Eisner's Resume: A Rapid Rise
Eisner's meteoric entertainment career has been the product of timing, luck--and a keen eye for programming. l Summer 1962 Page at NBC. "During the summer of my junior year mostly because my father knew Bobby Sarnoff, president of NBC." l Fall 1964 Unemployed....
Having It All
Americans want the impossible when it comes to health care. If you want an end to thehealth-care debate--don't hold your breath. It won't happen now. It won't happen 50 years from now. This is not because our politicians are incompetent, although they...
'I'm No Longer Satisfied Being Eisner & Son'
Eisner won the job as chairman of Disney in 1984 with the help of another contender, Frank Wells of Warner Bros., who deferred to Eisner's creative talents and took the second slot as president. Among their first hires was Jeffrey Katzenberg--10 years...
Legacy of a Healed Hater George Wallace, 1918-1998
He began as a fighter. his father bought him boxing gloves when he was 10, and the small boy--he rose to only 5 feet 6 inches as a man--would spar with his brothers in tiny Clio, Ala. Later, Wallace would win Golden Gloves titles and lead his college...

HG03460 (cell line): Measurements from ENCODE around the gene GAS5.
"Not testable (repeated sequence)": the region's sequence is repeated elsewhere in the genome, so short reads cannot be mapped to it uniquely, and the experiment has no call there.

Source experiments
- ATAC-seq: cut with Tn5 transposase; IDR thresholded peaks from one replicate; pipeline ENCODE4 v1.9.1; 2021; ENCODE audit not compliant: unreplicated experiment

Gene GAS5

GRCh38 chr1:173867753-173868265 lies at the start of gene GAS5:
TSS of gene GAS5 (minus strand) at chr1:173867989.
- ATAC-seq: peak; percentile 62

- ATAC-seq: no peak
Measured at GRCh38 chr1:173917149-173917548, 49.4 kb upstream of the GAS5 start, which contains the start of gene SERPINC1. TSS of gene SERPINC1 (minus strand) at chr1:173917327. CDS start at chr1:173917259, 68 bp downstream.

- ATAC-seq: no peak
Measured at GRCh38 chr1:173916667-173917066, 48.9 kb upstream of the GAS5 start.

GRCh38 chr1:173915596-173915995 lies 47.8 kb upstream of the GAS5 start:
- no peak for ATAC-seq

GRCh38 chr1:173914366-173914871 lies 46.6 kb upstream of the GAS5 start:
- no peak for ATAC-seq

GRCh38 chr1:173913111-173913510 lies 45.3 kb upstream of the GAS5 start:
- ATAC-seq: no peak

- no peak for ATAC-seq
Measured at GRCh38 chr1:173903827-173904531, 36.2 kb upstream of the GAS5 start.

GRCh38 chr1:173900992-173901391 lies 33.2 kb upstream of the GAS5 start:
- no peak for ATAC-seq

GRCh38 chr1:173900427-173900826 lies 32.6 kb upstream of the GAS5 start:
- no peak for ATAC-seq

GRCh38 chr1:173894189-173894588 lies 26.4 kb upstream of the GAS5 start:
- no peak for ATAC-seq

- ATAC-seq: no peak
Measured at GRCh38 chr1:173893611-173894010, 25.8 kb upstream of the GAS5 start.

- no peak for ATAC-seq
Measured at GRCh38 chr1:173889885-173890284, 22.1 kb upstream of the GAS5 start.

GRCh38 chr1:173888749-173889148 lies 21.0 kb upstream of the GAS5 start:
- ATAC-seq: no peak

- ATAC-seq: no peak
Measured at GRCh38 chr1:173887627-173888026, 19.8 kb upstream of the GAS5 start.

Legalities, Tonalities
Clinton's fate will turn on embarrassment about having him at the center of civic life Three years ago the president urged adults to think. On Aug. 11, 1995, in an MTV interview he said: "I would hope every American adult, even those who smoke, would...
Out of Control
Slime Time: In the capital, nobody's safe--and nobody knows where it will all end. Henry hyde was alone in his office with his law books and his cigars when an aide burst in with the news. An Internet magazine with close ties to the White House was...